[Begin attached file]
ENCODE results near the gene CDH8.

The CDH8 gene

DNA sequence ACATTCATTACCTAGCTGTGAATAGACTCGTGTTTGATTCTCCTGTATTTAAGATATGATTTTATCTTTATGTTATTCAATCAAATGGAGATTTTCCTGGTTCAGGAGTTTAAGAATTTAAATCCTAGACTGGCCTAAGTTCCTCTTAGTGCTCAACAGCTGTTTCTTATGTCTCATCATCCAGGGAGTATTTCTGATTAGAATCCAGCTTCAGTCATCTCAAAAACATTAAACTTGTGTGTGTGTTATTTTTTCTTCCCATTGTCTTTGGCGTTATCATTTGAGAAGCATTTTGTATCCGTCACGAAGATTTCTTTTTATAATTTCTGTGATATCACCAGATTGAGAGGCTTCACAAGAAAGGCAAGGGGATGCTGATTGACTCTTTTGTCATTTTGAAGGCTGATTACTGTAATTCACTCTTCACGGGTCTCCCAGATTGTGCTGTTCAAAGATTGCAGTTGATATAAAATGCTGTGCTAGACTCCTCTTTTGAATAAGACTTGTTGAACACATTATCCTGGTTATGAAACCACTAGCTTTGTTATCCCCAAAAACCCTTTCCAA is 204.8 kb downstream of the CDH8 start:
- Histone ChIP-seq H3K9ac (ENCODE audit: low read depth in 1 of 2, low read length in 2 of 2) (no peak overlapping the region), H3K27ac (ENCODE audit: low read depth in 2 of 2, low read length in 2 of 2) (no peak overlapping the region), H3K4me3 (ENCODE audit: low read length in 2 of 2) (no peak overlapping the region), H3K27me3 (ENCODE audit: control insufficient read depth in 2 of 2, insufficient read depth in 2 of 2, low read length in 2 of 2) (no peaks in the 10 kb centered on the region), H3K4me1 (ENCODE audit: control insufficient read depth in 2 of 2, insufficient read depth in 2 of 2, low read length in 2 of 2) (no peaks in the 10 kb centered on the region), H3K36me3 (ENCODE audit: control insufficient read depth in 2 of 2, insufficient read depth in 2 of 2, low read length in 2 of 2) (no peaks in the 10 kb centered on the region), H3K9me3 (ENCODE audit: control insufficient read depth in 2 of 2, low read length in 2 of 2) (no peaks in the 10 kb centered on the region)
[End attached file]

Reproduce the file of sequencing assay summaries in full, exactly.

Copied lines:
ENCODE results near the gene CDH8.

The CDH8 gene

DNA sequence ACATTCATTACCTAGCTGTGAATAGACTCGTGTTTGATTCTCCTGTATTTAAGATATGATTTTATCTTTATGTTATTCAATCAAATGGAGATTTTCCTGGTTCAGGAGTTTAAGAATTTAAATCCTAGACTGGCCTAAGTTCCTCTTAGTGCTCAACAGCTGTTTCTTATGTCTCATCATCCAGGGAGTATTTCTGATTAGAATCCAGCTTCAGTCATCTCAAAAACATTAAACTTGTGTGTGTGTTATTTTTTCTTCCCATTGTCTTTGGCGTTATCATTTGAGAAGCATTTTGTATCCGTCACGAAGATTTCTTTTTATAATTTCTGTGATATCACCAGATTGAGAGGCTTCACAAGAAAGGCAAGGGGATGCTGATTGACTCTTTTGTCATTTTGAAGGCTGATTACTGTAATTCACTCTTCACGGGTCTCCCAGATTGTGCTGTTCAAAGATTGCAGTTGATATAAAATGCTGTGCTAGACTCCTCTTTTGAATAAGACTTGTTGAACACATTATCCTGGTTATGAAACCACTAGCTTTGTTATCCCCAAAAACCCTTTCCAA is 204.8 kb downstream of the CDH8 start:
- Histone ChIP-seq H3K9ac (ENCODE audit: low read depth in 1 of 2, low read length in 2 of 2) (no peak overlapping the region), H3K27ac (ENCODE audit: low read depth in 2 of 2, low read length in 2 of 2) (no peak overlapping the region), H3K4me3 (ENCODE audit: low read length in 2 of 2) (no peak overlapping the region), H3K27me3 (ENCODE audit: control insufficient read depth in 2 of 2, insufficient read depth in 2 of 2, low read length in 2 of 2) (no peaks in the 10 kb centered on the region), H3K4me1 (ENCODE audit: control insufficient read depth in 2 of 2, insufficient read depth in 2 of 2, low read length in 2 of 2) (no peaks in the 10 kb centered on the region), H3K36me3 (ENCODE audit: control insufficient read depth in 2 of 2, insufficient read depth in 2 of 2, low read length in 2 of 2) (no peaks in the 10 kb centered on the region), H3K9me3 (ENCODE audit: control insufficient read depth in 2 of 2, low read length in 2 of 2) (no peaks in the 10 kb centered on the region)